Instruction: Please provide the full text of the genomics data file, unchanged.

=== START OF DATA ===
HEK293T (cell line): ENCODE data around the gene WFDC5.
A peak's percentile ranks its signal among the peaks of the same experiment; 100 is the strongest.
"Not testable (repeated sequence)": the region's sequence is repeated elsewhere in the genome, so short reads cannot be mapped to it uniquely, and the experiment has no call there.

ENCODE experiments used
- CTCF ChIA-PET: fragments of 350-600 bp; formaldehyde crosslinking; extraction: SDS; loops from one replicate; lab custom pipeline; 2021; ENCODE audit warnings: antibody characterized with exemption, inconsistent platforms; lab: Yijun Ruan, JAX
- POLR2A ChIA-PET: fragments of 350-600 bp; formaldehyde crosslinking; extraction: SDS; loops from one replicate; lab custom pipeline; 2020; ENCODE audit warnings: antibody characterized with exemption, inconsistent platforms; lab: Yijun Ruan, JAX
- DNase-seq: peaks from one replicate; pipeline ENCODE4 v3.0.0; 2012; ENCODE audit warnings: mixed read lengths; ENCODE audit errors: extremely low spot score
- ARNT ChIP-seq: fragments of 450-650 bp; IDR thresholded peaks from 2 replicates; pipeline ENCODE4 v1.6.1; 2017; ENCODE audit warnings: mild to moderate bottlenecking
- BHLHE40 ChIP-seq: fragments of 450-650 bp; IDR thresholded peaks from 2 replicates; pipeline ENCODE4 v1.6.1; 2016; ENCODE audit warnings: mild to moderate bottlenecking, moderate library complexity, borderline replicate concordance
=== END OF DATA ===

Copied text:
HEK293T (cell line): ENCODE data around the gene WFDC5.
A peak's percentile ranks its signal among the peaks of the same experiment; 100 is the strongest.
"Not testable (repeated sequence)": the region's sequence is repeated elsewhere in the genome, so short reads cannot be mapped to it uniquely, and the experiment has no call there.

ENCODE experiments used
- CTCF ChIA-PET: fragments of 350-600 bp; formaldehyde crosslinking; extraction: SDS; loops from one replicate; lab custom pipeline; 2021; ENCODE audit warnings: antibody characterized with exemption, inconsistent platforms; lab: Yijun Ruan, JAX
- POLR2A ChIA-PET: fragments of 350-600 bp; formaldehyde crosslinking; extraction: SDS; loops from one replicate; lab custom pipeline; 2020; ENCODE audit warnings: antibody characterized with exemption, inconsistent platforms; lab: Yijun Ruan, JAX
- DNase-seq: peaks from one replicate; pipeline ENCODE4 v3.0.0; 2012; ENCODE audit warnings: mixed read lengths; ENCODE audit errors: extremely low spot score
- ARNT ChIP-seq: fragments of 450-650 bp; IDR thresholded peaks from 2 replicates; pipeline ENCODE4 v1.6.1; 2017; ENCODE audit warnings: mild to moderate bottlenecking
- BHLHE40 ChIP-seq: fragments of 450-650 bp; IDR thresholded peaks from 2 replicates; pipeline ENCODE4 v1.6.1; 2016; ENCODE audit warnings: mild to moderate bottlenecking, moderate library complexity, borderline replicate concordance